[OPE-L:3131] "orthodox" Marxism

Fred Moseley (fmoseley@laneta.apc.org)
Wed, 25 Sep 1996 14:37:50 -0700 (PDT)

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I do not appreciate your insinuation that I "embraced" Laibman's label of
"new orthodox Marxism" with the connotation that this is an attempt to
impose a new single dogmatic hegemonic point of view on Marxian scholarship.
No doubt "orthodox" does carry this connotation in some contexts, but in my
response to Laibman (that I "kind of liked it"), I was identifying with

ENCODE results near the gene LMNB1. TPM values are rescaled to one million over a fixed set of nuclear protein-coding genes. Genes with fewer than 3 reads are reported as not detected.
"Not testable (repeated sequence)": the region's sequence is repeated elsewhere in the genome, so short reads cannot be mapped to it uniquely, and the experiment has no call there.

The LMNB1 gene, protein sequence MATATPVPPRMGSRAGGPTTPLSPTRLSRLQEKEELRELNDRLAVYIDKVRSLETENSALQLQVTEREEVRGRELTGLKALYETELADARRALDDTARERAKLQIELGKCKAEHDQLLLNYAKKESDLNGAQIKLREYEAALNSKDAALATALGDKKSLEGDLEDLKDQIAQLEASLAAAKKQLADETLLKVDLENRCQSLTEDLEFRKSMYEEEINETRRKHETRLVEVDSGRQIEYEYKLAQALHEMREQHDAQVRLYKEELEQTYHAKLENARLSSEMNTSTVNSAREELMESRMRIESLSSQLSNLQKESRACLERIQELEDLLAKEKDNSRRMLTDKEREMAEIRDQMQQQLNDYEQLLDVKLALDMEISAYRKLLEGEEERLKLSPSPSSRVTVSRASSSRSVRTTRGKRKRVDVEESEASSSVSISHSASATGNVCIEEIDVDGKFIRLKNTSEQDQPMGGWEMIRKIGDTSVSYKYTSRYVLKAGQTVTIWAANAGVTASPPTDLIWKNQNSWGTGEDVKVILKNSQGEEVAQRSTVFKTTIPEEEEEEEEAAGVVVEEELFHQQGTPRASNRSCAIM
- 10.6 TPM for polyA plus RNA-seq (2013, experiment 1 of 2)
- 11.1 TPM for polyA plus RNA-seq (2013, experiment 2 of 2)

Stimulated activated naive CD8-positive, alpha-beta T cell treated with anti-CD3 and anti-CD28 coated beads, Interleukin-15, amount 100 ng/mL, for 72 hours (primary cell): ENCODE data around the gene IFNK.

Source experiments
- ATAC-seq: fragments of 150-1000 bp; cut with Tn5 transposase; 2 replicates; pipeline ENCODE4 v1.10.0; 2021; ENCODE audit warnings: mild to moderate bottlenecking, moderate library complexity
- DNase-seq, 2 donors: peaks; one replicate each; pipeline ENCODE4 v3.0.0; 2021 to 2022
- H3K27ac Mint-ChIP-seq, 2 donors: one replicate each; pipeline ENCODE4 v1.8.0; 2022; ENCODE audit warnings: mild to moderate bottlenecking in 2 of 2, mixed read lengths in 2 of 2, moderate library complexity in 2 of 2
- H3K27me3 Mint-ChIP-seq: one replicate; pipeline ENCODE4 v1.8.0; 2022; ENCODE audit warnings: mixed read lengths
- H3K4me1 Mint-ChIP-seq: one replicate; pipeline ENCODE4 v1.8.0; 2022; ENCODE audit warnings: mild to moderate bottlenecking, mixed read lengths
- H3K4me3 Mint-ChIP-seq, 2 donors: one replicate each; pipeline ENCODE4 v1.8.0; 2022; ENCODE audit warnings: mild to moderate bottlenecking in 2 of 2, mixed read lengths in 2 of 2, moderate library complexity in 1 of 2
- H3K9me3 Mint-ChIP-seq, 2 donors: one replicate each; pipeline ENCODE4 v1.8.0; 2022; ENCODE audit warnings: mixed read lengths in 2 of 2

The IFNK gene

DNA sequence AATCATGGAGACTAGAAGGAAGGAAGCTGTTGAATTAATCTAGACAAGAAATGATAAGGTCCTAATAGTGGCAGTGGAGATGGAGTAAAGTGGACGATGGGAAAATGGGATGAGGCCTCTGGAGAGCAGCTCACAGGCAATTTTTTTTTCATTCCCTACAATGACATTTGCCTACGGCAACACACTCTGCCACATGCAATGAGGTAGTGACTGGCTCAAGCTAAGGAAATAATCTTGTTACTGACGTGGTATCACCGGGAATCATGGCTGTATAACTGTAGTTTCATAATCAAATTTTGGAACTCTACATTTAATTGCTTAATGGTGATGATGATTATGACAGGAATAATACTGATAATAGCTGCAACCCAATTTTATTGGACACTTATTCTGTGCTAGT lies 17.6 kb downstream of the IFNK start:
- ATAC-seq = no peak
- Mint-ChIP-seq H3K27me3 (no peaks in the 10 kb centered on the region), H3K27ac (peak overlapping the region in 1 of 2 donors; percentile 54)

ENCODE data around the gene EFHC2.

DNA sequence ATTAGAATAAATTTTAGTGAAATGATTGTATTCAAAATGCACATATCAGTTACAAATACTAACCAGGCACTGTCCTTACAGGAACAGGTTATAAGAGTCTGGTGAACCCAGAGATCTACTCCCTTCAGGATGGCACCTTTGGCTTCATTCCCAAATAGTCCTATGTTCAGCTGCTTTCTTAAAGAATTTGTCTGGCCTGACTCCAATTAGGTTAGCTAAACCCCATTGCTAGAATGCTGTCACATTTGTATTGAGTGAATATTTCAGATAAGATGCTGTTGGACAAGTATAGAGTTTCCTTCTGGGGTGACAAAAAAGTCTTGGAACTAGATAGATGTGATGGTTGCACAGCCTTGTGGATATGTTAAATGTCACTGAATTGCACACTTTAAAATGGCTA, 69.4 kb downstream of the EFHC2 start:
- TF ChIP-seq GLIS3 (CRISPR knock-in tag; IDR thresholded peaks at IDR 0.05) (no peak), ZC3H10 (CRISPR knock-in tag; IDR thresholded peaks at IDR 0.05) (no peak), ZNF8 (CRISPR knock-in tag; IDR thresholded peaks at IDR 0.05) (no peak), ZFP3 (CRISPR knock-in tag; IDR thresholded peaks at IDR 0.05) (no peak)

people like Rubin, Grossman, Mattick, and Rosdolsky, who are often called
"orthodox Marxists". To me, the term applies to someone who: tries to
understand Marx's theory as thoroughly and rigorously as possible, is of
the general opinion that Marx's theory contains no serious logical flaws and
also has significant explanatory power, and tries to develop Marx's theory
further as a means of understanding contemporary capitalism. Thus, in these
terms, I would call you an "orthodox Marxist", but I won't if you don't want
me to for other reasons.

In any case, I would hope that you could tell the difference between these
two connotations of "orthodox" in my own case.